...Ultimately, however, what may speak loudest about Obama’s real trade policy views is the stubbornly elitist tone that has marked the candidate and his campaign. Take the (admittedly brief) schoolmaster-ish recitation of textbook-style open trade’s virtues and allegedly iron globalization-related economic realities that comes in virtually every major Obama statement on the subject.
“Now if we’re honest with ourselves, we’ll acknowledge that we can’t stop globalization in its tracks....” “I believe in trade. I think all countries can prosper.” “To win, we have to understand some hard realities. Not every job that’s left is coming back, and if somebody tell you they are, they’re not telling you the truth.”
Obviously, Obama relishes the role of McCain-like straight shooter and apostle of a fundamentally New Politics, and uses it when discussing many issues. And truth-telling is clearly something politics can usually use more of. But this iteration is fatally flawed. Not only does it fearlessly slay red herrings that are completely irrelevant to real-world globalization challenges, and that long ago went stale. Not only are many of the unspoken assumptions at work here demonstrably false – e.g., that many jobs that have gone overseas won’t be coming back because they are low-skill jobs that by definition have no business coming back.
But Obama’s chosen rhetorical posture is also completely oblivious to the pervasive blame-the-victim message determinedly sent through the mainstream media for decades by America’s power structure to middle and working class audiences. Read any major national newspaper or business-oriented magazine, tune into the network news or to CNBC, and what else do you see and hear about other than the glorification of globalization’s winners (and the bigger, the more glorious) and bemused tut-tutting at the losers (especially if they are Americans) for their unforgivable failures to seize the splendid opportunities before them?
Does Obama really believe that former steelworkers and machinists and computer programmers now toiling at dead-end, no-benefits jobs are so consumed with scapegoting and so dangerously combustible that their greatest need is another serving of tough love from on-high (along with enough new welfare spending to keep public employees unions happy)?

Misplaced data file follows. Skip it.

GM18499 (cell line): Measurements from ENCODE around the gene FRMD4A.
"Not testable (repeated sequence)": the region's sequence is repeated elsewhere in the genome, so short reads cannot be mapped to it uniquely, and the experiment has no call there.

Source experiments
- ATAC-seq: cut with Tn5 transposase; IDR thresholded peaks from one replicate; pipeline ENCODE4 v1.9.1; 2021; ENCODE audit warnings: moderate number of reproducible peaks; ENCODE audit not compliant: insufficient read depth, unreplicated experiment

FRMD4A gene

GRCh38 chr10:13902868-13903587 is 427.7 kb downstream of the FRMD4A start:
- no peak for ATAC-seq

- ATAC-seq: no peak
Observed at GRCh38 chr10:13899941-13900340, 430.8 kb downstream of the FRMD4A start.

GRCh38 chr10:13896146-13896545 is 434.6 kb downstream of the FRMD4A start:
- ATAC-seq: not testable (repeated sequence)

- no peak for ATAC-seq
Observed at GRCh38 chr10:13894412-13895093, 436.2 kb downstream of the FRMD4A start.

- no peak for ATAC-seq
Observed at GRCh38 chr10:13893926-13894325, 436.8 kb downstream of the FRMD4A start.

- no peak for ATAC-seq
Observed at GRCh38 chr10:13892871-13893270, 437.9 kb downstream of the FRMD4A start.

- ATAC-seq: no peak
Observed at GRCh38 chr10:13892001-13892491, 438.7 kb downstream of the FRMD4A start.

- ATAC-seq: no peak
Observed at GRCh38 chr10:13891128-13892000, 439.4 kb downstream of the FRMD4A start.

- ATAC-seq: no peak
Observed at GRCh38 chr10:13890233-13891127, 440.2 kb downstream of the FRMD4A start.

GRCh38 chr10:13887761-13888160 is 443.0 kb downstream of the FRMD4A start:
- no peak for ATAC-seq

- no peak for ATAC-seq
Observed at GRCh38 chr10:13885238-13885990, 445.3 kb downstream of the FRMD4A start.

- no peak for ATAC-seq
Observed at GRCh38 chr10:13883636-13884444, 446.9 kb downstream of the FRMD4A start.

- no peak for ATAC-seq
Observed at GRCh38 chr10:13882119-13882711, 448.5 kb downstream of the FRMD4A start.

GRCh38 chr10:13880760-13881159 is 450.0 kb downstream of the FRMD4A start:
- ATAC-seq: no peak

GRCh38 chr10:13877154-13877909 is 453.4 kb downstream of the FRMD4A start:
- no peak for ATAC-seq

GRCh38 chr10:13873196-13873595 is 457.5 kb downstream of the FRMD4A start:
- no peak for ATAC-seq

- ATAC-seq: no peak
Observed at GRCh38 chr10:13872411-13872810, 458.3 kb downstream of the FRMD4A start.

Apparently yes, meaning that despite months of campaigning across the country, Obama has become so remote from Middle America that its melancholy, its ever-so-gradually falling expectations, and its somber acceptance of globalized capitalism’s Darwinian outcomes are genuinely unknown to him.
More evidence for this dispiriting proposition comes from Obama’s now-infamous “bitter” remarks to a group of San Francisco Bay area funders. Obama has denied accusing “small town” Americans of irrationally (though understandably) blaming “people who aren’t like them” or “immigrants” or “trade” for their “frustrations,” and tried to dismiss the ensuing controversy as classic, mindless “gotcha” journalism and mudslinging politics.
But that’s exactly what he said, and the substance – which is utterly erroneous – deserves extensive debate. Further, Obama’s argument was sure to be lapped up by his audience - entrpreneurial and economically conservative but socially liberal dot.comers surely grateful to hear that the outsourcing and open borders policies they have lobbied for so successfully and use so extensively have nothing to do with the distress they read about in Flyover America.
Moreover, this brazen Obama pander to the Silicon Valley crowd’s fears about raging Middle American primitives not only expiated whatever nascent (justified) guilt they may have felt, but once again completely misjudged the mood of the country he seeks to lead. That’s hardly a formula for a successful fall campaign – much less a successful presidency.
Read it all